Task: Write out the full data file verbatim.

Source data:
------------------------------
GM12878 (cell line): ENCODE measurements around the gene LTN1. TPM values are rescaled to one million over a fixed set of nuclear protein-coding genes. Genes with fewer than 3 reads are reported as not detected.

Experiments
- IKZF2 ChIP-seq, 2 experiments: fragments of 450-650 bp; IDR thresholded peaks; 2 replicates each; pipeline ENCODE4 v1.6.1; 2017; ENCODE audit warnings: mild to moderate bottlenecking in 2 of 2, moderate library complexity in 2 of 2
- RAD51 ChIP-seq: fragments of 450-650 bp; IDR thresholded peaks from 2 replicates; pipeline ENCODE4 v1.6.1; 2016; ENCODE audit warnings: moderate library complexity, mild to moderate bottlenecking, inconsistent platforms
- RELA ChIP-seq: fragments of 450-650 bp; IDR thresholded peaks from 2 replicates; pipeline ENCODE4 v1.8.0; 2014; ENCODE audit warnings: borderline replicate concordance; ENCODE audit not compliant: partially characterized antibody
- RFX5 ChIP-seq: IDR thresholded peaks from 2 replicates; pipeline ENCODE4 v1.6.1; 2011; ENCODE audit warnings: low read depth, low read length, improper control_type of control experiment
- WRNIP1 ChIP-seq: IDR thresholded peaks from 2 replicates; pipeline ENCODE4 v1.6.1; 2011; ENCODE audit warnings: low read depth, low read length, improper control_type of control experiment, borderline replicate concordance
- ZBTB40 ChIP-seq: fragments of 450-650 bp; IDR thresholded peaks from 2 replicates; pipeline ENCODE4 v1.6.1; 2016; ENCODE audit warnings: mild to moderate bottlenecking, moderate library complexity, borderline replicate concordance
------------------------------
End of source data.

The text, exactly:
GM12878 (cell line): ENCODE measurements around the gene LTN1. TPM values are rescaled to one million over a fixed set of nuclear protein-coding genes. Genes with fewer than 3 reads are reported as not detected.

Experiments
- IKZF2 ChIP-seq, 2 experiments: fragments of 450-650 bp; IDR thresholded peaks; 2 replicates each; pipeline ENCODE4 v1.6.1; 2017; ENCODE audit warnings: mild to moderate bottlenecking in 2 of 2, moderate library complexity in 2 of 2
- RAD51 ChIP-seq: fragments of 450-650 bp; IDR thresholded peaks from 2 replicates; pipeline ENCODE4 v1.6.1; 2016; ENCODE audit warnings: moderate library complexity, mild to moderate bottlenecking, inconsistent platforms
- RELA ChIP-seq: fragments of 450-650 bp; IDR thresholded peaks from 2 replicates; pipeline ENCODE4 v1.8.0; 2014; ENCODE audit warnings: borderline replicate concordance; ENCODE audit not compliant: partially characterized antibody
- RFX5 ChIP-seq: IDR thresholded peaks from 2 replicates; pipeline ENCODE4 v1.6.1; 2011; ENCODE audit warnings: low read depth, low read length, improper control_type of control experiment
- WRNIP1 ChIP-seq: IDR thresholded peaks from 2 replicates; pipeline ENCODE4 v1.6.1; 2011; ENCODE audit warnings: low read depth, low read length, improper control_type of control experiment, borderline replicate concordance
- ZBTB40 ChIP-seq: fragments of 450-650 bp; IDR thresholded peaks from 2 replicates; pipeline ENCODE4 v1.6.1; 2016; ENCODE audit warnings: mild to moderate bottlenecking, moderate library complexity, borderline replicate concordance